by Bennett Owen
Five thousand people, one for every foot above sea level.
Welcome to Dillon. Photo by Raymond Hitchcock.
Longhorn Saloon. Photo by Raymond Hitchcock.
Seat of a county larger than three US states. Home to an all-round champion rodeo rider and endless supplies of talc. Home also to a cold blooded killer who used a pack of camel cigarettes as a blueprint to build a magnificent stone gate as a gift to his gal, Gracie.
Gracie's New and Used Store. Photo by J. Stephen Conn.
The hub of Montana’s livestock industry and a showcase of late 19th century western architecture that fits so well with the landscape and makes me homesick every time I see a picture of…the courthouse…
Looking Up Bannack Street to the Courthouse. Photo by J. Stephen Conn.
University of Montana-Western Administration Building. Photo by Jimmy Emerson.
the train depot…
Old Depot Museum and Theatre. Photo by J. Stephen Conn.
and the Carnegie Library, a precious architectural gem that has anchored downtown Dillon, Montana since 1902.
Public Library. Photo by J. Stephen Conn.
It’s a town where you take the snow tires off in May…and regret it in June. It’s a town with a lover’s leap that no one ever leapt from and a dead man’s curve with ne’er a casualty. The landmark Metlen hotel
Historic Hotel Metlen. Photo by J. Stephen Conn.
where Gary Cooper once spent the night...
it’s shuttered and decrepit now but somehow still stately. The fancy spots when I was young are faded memories… Skeets Café, The State Bar and Dining Room, Sage’s Barbershop, Eliel’s Department Store. The buildings they once inhabited still stand, inhabited by trendy establishments like the Blacktail Station and the Sweetwater Café.
Sweetwater Cafe. Photo by Jack Crossen.
As a kid I thought the Wheeler Inn was a play on words, an invitation for truckers to “wheel their rig in.” Dad eventually shattered that illusion…it seems the owner’s name was Wheeler. No matter, it’s now a KFC. But on the outskirts of town the Lion’s Den stands the test of time, surviving and prospering thanks surely to slabs of prime rib so generous they droop down off the edge of the plate.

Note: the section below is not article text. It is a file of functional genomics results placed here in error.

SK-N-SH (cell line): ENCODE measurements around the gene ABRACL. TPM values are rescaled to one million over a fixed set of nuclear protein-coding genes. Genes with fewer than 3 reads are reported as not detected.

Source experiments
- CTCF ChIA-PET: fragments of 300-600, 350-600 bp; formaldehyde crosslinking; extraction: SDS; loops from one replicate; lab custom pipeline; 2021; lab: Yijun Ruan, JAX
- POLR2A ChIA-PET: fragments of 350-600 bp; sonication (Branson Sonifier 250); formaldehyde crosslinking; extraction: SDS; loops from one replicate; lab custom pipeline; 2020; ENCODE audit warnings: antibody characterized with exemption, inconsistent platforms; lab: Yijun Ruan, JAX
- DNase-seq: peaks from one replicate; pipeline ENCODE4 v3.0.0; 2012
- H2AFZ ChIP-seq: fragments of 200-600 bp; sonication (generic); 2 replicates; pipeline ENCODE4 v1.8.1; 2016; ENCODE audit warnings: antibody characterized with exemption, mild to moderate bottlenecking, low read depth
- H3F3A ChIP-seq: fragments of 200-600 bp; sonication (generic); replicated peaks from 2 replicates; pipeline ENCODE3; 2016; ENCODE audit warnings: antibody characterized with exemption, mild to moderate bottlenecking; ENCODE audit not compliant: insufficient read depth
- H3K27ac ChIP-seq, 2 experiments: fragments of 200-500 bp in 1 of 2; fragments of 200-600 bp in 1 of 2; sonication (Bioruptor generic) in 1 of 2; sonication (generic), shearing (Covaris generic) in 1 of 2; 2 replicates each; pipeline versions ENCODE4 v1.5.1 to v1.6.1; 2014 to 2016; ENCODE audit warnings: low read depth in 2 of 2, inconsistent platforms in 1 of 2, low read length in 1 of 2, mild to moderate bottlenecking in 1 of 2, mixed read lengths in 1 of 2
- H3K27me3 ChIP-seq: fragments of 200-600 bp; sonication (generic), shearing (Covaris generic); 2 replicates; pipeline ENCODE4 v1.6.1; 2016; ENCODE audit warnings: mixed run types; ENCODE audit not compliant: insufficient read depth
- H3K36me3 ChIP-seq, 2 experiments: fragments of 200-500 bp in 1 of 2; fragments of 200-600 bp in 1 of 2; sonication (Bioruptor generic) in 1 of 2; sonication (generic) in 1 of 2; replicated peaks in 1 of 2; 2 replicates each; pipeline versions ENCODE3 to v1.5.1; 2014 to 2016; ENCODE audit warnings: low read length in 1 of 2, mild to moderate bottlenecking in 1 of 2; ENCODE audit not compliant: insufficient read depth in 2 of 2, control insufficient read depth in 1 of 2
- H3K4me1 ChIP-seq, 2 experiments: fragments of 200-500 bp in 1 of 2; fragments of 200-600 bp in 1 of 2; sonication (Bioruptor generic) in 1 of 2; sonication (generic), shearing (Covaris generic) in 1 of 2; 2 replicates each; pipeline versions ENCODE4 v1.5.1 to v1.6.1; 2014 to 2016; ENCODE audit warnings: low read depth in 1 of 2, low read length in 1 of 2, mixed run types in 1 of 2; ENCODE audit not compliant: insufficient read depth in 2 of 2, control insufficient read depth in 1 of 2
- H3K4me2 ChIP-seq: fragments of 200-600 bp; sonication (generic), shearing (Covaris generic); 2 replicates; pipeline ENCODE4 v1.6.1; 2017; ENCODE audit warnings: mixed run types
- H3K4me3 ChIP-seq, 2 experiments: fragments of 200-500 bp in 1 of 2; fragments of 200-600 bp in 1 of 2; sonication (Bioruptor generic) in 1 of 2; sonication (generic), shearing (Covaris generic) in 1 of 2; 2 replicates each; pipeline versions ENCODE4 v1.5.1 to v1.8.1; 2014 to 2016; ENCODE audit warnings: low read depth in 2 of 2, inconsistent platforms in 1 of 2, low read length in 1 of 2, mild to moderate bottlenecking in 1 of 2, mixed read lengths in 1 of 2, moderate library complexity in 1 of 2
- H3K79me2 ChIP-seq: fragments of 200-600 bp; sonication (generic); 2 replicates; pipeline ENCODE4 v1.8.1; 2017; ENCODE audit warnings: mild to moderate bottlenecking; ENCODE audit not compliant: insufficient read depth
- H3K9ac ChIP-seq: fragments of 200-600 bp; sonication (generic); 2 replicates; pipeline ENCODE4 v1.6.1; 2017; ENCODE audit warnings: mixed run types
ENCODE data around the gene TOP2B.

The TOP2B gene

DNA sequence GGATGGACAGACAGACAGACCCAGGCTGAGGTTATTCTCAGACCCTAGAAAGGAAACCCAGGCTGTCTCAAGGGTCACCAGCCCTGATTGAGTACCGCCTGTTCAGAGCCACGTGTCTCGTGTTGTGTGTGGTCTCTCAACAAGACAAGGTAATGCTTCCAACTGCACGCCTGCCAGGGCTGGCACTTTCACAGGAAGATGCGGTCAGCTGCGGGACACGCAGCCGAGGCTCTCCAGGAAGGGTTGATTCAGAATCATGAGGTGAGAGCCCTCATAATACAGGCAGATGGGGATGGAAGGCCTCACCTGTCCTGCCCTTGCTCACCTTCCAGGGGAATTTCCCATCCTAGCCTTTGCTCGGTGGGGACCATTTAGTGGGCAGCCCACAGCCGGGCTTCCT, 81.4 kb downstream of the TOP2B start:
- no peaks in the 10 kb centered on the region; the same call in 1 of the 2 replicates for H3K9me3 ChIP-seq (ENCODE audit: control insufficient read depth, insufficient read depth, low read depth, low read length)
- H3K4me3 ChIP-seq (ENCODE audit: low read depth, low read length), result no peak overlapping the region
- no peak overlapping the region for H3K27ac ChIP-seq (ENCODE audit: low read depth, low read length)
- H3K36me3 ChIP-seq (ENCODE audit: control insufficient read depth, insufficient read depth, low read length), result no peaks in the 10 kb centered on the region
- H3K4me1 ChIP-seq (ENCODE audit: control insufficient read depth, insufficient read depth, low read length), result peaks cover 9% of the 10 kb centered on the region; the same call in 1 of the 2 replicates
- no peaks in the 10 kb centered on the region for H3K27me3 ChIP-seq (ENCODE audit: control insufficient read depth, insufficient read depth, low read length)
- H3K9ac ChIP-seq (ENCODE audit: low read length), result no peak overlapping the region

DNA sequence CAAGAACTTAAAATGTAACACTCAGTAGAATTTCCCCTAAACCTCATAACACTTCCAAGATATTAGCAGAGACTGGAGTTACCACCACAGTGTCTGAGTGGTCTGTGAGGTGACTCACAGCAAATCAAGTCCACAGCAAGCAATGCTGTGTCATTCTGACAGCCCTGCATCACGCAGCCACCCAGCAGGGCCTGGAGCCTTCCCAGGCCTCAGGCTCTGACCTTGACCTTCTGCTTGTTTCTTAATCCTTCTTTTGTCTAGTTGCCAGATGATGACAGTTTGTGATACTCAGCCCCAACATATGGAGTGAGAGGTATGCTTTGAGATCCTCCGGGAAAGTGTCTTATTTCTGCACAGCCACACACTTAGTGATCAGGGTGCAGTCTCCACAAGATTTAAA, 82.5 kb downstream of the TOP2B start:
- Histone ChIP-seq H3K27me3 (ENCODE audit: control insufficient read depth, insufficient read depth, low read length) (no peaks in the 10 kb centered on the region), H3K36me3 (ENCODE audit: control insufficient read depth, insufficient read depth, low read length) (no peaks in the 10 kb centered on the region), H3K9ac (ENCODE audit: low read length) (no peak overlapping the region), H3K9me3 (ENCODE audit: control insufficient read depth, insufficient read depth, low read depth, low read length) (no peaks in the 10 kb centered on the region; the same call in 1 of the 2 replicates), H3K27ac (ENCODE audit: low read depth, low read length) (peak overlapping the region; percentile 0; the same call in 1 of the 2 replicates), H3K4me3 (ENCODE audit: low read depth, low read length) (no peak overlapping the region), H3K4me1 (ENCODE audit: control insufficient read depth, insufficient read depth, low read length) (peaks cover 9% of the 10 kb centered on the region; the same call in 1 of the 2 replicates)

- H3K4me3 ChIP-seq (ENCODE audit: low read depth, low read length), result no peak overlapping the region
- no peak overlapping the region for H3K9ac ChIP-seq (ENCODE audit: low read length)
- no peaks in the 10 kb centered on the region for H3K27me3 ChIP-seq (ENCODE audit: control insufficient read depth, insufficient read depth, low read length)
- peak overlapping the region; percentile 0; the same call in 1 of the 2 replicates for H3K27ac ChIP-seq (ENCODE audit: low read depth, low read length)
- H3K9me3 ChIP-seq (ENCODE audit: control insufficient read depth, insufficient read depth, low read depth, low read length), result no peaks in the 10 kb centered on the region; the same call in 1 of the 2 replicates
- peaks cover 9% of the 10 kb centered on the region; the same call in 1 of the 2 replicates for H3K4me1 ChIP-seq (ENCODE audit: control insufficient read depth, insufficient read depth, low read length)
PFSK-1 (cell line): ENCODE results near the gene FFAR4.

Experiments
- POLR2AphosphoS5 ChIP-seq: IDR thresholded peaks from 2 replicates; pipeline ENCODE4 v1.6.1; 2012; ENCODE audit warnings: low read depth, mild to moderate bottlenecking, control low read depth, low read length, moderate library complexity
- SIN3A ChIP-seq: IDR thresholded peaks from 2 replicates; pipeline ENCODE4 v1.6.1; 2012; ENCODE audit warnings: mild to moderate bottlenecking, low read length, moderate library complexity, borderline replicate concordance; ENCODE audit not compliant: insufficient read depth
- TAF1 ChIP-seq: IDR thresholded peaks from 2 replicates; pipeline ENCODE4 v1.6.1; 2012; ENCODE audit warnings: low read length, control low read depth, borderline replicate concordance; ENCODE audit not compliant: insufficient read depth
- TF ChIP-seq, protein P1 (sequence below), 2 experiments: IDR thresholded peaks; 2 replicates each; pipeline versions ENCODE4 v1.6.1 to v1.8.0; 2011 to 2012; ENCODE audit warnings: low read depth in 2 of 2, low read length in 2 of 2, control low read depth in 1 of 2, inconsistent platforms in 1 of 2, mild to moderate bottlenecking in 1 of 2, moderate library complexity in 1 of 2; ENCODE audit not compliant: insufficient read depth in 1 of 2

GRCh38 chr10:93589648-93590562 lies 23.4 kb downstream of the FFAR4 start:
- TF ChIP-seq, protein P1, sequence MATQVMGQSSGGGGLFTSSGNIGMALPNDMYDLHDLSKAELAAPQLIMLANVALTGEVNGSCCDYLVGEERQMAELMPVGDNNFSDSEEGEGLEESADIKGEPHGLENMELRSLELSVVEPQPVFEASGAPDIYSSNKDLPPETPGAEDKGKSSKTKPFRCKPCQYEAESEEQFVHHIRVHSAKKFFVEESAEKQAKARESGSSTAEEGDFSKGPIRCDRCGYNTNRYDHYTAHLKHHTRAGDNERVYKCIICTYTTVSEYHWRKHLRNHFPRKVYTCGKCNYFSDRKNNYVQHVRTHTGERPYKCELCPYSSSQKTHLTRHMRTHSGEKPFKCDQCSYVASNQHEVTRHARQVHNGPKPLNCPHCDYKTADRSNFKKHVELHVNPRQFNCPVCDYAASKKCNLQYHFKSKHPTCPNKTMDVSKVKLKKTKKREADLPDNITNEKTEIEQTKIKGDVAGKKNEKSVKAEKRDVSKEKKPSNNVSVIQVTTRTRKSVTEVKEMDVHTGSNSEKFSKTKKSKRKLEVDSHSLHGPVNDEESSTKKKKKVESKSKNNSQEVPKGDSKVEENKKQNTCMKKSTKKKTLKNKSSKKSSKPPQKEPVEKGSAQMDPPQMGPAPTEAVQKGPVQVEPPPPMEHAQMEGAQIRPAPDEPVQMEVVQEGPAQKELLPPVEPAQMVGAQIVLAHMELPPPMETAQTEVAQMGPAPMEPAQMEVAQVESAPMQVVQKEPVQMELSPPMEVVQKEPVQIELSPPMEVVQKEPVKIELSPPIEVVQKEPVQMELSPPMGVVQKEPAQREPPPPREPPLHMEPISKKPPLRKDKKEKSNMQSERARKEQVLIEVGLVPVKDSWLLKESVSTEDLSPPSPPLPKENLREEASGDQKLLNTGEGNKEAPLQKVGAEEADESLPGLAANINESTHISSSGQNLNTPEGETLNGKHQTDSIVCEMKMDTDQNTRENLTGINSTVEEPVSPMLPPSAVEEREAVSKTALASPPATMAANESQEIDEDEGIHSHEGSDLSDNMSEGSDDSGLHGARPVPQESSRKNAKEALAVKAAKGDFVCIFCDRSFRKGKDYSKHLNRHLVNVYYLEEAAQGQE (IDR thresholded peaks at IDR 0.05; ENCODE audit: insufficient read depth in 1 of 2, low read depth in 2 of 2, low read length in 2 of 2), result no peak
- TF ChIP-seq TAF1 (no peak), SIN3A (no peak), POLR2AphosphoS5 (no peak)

Dillon is surrounded on three sides by the continental divide, a town where locals will point you north or south rather than left or right. Long before the interstate came through, Dillon had its own four lane highway…two lanes and the borrow pits on both sides that saw plenty of alcohol-induced traffic. Lewis and Clark passed through long before there was a Dillon. The Nez Perce led by the great Chief Joseph trailed through shortly after there was. It was Sacajawea who pointed out an outcropping that looked like a “beaver’s head,” hence Beaverhead County and the Beaverhead River and Beaverhead just about everything else…and to this day local historians argue about which cliff Sacajawea was talking about. And in case anyone forgets where they’re at, the locals have whitewashed a gigantic “M” (for Montana) and a “B” (for Beaverhead) on the hill outside town. Most every county in the west most likely has a Rattlesnake Creek and many also have a Bald Mountain. But a drive out of Dillon might take you up the Blacktail towards the Centennial, or out past ten-mile to Horse Prairie or west over Badger Pass to the Grasshopper, the Pioneer Mountains, the Big Hole and beyond, to the very headwaters of the mighty Missouri.
My hometown, Dillon, Montana. Not much. But then again, oh so much.